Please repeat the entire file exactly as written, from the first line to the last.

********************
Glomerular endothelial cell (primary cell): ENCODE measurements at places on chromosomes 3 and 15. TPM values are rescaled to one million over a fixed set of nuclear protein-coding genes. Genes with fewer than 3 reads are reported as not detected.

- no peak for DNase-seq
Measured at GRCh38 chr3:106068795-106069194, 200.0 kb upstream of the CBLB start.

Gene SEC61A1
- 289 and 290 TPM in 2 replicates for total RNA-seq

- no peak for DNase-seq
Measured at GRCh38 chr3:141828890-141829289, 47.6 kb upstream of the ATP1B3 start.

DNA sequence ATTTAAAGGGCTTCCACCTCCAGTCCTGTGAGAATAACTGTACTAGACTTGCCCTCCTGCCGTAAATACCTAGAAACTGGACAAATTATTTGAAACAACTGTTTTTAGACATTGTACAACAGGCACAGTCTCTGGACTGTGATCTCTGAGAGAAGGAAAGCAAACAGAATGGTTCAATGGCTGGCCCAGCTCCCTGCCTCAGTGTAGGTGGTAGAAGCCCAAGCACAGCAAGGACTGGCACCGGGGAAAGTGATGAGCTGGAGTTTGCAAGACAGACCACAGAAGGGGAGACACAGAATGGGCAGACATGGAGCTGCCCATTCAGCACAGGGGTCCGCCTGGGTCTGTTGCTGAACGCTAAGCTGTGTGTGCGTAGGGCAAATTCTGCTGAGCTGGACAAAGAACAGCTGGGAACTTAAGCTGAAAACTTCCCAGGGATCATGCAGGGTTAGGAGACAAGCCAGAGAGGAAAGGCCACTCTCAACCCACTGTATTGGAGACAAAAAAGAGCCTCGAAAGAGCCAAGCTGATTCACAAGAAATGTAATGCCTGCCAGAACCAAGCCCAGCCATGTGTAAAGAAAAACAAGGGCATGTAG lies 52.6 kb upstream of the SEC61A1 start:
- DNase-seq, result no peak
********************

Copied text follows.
Glomerular endothelial cell (primary cell): ENCODE measurements at places on chromosomes 3 and 15. TPM values are rescaled to one million over a fixed set of nuclear protein-coding genes. Genes with fewer than 3 reads are reported as not detected.

- no peak for DNase-seq
Measured at GRCh38 chr3:106068795-106069194, 200.0 kb upstream of the CBLB start.

Gene SEC61A1
- 289 and 290 TPM in 2 replicates for total RNA-seq

- no peak for DNase-seq
Measured at GRCh38 chr3:141828890-141829289, 47.6 kb upstream of the ATP1B3 start.

DNA sequence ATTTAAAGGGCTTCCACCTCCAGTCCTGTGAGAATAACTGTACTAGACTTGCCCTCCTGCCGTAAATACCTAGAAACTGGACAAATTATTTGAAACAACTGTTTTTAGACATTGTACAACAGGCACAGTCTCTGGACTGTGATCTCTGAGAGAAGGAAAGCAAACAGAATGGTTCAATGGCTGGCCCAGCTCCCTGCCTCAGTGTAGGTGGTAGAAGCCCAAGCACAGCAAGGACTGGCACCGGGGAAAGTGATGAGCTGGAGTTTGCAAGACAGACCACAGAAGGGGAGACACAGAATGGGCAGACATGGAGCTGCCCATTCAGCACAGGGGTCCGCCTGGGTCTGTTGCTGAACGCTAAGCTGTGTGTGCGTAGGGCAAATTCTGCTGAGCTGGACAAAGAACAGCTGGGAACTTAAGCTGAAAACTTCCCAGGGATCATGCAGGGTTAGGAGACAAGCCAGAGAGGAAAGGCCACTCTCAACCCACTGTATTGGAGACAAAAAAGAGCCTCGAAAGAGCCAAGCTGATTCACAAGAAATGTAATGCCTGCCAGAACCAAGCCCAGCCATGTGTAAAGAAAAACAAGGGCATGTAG lies 52.6 kb upstream of the SEC61A1 start:
- DNase-seq, result no peak